If you’re in need of security deposit assistance, you’ve come to the right place. Low Income Relief has tons of advice based on both personal experience and thorough research.
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How is a security deposit different from prepaid rent, pet deposits, and pet fees?
As a tenant, you will pay the security deposit, which is a one time refundable fee to your landlord at the beginning of your rental agreement. It is meant to protect the landlord in case you break the lease, damage or dirty the rental beyond normal wear and tear, or don’t pay rent/utilities. This article tells you exactly what a security deposit can and can’t be used for.
If the landlord needs to use the security deposit, they should send you a detailed itemized list of what they are using your deposit for. You should receive the remainder of your deposit after. If there is no maintenance or cleaning that needs to be done, you should get your entire deposit back.
A security deposit is usually equal to 1 -3 months of rent, but the exact amount you will have to pay will vary depending on your state laws and your landlord. This article tells you how much a landlord can charge you for your security deposit in each state. This other article helps you figure out whether a landlord can charge you more than the security deposit.
Prepaid rent refers to payment you send to your landlord for rent before the month it is paying for. Prepaid rent should not be used to cover damages or cleaning fees.
A pet deposit is similar to a security deposit. It is a one time refundable fee you pay to your landlord so that they can cover any potential damages done to the rental unit by your pet.
A pet fee is a one time non-refundable payment to your landlord for allowing your pet on the property.
Pet rent is a monthly payment like your regular rent. Typically, it costs you an extra 10 – 60 dollars per month.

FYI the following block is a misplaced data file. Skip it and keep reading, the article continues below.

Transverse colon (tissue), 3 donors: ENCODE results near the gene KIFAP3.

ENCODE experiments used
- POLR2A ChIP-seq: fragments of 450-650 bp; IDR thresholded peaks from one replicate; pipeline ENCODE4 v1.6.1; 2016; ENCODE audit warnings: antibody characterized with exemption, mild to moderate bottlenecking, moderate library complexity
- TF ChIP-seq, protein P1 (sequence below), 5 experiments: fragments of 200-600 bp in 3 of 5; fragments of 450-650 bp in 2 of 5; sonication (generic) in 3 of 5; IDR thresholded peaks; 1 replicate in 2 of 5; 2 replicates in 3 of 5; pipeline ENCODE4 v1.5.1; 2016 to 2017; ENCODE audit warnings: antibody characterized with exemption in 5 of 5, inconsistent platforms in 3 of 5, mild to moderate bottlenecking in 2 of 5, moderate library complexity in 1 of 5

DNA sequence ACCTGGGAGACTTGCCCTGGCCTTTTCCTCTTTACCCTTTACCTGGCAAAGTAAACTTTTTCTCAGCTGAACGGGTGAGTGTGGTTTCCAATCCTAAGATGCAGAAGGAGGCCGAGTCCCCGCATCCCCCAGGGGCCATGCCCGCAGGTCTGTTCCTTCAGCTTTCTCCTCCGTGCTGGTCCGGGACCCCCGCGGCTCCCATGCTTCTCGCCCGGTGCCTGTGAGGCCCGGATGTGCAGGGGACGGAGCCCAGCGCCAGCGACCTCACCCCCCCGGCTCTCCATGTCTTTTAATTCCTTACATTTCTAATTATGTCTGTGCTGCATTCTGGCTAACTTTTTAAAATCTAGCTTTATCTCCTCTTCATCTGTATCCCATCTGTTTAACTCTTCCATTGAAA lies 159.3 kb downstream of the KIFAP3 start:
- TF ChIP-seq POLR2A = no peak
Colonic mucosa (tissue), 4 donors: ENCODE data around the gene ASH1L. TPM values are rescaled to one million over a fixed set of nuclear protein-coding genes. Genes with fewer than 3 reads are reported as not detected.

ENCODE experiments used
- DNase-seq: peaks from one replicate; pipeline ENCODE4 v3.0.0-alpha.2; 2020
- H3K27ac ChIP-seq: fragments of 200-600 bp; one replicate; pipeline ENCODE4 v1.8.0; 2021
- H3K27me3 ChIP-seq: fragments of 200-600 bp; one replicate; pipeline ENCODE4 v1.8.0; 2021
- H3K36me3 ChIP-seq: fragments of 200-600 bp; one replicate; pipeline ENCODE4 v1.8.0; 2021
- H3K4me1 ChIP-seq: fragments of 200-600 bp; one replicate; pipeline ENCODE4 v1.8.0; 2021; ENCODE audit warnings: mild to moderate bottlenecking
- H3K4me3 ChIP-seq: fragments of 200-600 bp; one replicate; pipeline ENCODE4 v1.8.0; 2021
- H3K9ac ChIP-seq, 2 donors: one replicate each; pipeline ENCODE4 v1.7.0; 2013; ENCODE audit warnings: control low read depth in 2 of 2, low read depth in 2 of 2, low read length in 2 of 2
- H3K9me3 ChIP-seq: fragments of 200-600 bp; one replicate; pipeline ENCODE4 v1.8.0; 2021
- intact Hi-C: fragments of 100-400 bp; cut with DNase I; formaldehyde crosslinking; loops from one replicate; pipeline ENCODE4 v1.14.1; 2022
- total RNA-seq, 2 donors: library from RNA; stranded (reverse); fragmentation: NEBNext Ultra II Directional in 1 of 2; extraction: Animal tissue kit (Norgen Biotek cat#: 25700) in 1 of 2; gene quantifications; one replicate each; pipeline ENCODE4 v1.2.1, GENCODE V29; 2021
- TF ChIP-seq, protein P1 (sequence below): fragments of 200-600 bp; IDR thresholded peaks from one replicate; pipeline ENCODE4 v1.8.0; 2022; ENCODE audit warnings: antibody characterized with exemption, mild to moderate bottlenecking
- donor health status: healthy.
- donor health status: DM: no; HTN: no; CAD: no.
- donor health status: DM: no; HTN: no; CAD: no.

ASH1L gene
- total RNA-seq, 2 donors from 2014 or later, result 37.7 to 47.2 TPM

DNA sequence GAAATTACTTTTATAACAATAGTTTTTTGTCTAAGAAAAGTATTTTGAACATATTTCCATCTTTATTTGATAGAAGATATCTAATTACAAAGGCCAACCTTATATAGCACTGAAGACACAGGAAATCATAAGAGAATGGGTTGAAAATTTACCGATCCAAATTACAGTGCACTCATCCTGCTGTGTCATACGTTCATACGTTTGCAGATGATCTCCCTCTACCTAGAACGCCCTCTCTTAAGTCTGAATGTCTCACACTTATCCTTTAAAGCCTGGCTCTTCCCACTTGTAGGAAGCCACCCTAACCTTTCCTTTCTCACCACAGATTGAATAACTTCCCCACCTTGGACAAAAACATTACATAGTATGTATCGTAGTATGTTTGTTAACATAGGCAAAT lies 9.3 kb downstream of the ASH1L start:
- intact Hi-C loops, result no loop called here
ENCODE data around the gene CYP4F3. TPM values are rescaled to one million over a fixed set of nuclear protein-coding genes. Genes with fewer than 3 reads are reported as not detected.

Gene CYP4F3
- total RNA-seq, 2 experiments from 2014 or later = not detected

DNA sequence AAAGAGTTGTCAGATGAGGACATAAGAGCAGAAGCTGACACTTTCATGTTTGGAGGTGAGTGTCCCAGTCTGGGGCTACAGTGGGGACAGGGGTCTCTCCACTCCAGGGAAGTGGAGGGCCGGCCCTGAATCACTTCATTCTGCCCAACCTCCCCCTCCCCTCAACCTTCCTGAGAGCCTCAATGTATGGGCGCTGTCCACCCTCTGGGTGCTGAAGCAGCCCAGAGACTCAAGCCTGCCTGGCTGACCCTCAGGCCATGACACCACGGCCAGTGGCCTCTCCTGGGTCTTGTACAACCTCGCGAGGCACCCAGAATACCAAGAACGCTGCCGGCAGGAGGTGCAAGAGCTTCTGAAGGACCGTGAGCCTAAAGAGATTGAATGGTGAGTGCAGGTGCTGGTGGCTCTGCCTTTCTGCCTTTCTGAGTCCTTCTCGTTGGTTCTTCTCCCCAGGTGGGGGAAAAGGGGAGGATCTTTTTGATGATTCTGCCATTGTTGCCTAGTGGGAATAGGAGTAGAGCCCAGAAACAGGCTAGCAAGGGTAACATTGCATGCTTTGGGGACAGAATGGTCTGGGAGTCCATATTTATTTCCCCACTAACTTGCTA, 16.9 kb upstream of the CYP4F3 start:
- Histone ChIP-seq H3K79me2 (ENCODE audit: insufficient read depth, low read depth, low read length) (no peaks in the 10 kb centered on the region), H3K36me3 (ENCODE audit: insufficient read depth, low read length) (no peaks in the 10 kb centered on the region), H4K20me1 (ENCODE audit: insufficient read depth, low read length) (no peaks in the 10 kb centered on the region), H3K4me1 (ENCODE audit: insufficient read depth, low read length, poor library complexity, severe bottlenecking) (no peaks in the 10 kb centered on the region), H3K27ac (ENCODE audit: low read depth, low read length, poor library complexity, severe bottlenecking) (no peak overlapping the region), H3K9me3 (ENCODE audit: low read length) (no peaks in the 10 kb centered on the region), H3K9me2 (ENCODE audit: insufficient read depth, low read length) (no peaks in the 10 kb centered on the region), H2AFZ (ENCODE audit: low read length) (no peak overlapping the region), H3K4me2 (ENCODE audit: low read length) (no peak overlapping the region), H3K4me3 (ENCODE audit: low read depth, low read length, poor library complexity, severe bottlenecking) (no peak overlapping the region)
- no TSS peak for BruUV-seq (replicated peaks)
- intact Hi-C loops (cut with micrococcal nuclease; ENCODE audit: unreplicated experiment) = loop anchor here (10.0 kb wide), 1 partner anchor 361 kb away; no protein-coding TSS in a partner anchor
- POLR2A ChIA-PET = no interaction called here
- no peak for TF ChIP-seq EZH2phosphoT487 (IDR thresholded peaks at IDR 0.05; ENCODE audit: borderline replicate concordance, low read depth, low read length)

How can I get my security deposit back?
Here’s a few quick tips that can help you make sure you get as much of your security deposit back as possible.
- Do a walkthrough of your unit when you first move to a new space. Take videos and photos of everything, especially damages that are there before you settle in.
- Keep track of receipts for your paid rent and utilities.
- Do your best to keep the rental in good condition while you live there.
- Try to document all of your agreements and conversations with your landlord in writing or in a recording.
- Know the terms of your lease so you know exactly what your landlord expects.
- Thoroughly clean the unit when you are moving out.
- Give your landlord your forwarding address so they can send your security deposit to the correct place.
- When moving out, document the clean rental with videos and photos in case your landlord tries to falsely charge you for broken appliances or leaving the unit dirty.
These articles on 7 simple steps to get your security deposit back, on what a security deposit is used for, and on how a security deposit works can help you as well. They go into more depth about these tips and share even more advice on how to get most of your deposit back.
You can also watch our video!
What can I do if my landlord tries to keep my security deposit?
Please keep in mind that we are not lawyers and that laws and procedures may vary based upon your situation and state.
Depending on your state’s laws, you should receive your security deposit around 14 – 30 days after you move out. Tennessee is the only state that doesn’t have a deadline. If your landlord uses your security deposit to pay for anything, you should receive a detailed itemized list that explains what they are charging you for and what the costs for that specific charge are.
If you want to dispute the charges on the itemized list, gather evidence. Use your move in and move out videos and photos, present rent receipts, and show written agreements to break your lease depending on what your landlord is trying to charge you for.
If your landlord is refusing to refund you the correct amount from your security deposit, send an email or write a demand letter that announces your intent to contact a lawyer if you do not receive your deposit. Take action via social pressure by posting public reviews on Yelp, Google, and Facebook. If necessary, you may need to take your landlord to small claims court.
Again, these three articles on 7 simple steps to get your security deposit back, on what a security deposit is used for, and on how a security deposit works explain these procedures more in depth. You may also want to read through our article on how to win a lawsuit against a landlord.
We also have a resource for finding free legal aid services here.
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